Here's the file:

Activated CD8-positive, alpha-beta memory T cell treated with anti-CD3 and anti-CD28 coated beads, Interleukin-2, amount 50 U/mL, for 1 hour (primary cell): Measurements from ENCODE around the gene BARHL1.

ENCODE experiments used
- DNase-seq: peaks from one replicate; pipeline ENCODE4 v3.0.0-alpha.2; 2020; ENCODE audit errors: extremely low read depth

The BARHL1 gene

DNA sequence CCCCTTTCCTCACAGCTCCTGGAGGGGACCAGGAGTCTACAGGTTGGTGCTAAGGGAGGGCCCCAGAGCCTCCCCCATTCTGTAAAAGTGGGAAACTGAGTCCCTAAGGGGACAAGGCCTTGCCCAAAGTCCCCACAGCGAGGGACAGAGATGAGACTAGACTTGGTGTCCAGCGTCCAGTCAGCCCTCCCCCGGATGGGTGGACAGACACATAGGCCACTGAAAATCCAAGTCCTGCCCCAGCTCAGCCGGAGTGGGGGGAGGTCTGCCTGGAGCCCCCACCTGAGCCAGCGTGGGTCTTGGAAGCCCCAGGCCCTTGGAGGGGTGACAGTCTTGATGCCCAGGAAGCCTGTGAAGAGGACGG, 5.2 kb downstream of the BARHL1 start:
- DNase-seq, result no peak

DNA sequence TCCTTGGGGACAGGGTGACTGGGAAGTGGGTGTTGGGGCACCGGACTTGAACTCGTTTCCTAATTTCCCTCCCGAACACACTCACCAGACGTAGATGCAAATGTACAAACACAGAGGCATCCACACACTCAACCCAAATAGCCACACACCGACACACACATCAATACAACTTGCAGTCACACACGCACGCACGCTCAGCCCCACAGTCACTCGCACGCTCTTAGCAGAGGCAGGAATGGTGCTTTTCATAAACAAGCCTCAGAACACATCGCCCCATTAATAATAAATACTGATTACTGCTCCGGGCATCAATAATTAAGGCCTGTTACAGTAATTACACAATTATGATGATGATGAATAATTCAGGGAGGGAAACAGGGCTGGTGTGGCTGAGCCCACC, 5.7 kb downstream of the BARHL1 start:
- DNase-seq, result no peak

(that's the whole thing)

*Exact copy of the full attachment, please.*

Activated CD8-positive, alpha-beta memory T cell treated with anti-CD3 and anti-CD28 coated beads, Interleukin-2, amount 50 U/mL, for 1 hour (primary cell): Measurements from ENCODE around the gene BARHL1.

ENCODE experiments used
- DNase-seq: peaks from one replicate; pipeline ENCODE4 v3.0.0-alpha.2; 2020; ENCODE audit errors: extremely low read depth

The BARHL1 gene

DNA sequence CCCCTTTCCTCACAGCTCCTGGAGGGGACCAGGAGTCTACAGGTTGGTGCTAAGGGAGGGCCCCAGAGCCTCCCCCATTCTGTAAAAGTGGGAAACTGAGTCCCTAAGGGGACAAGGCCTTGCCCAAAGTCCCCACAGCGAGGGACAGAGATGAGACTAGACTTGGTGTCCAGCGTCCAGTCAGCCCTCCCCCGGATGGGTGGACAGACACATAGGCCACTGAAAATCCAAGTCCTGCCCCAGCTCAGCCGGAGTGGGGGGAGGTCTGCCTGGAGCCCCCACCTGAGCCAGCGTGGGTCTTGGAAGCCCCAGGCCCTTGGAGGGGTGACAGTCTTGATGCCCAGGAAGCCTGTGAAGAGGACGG, 5.2 kb downstream of the BARHL1 start:
- DNase-seq, result no peak

DNA sequence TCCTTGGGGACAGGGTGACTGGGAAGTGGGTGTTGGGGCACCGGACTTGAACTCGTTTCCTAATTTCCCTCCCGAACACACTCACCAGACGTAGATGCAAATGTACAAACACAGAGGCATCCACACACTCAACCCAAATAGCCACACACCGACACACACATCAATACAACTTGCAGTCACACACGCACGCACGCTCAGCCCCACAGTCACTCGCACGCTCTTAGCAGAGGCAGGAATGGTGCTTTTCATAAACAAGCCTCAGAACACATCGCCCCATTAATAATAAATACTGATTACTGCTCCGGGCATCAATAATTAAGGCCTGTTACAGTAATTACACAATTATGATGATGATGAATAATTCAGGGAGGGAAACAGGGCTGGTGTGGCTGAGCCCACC, 5.7 kb downstream of the BARHL1 start:
- DNase-seq, result no peak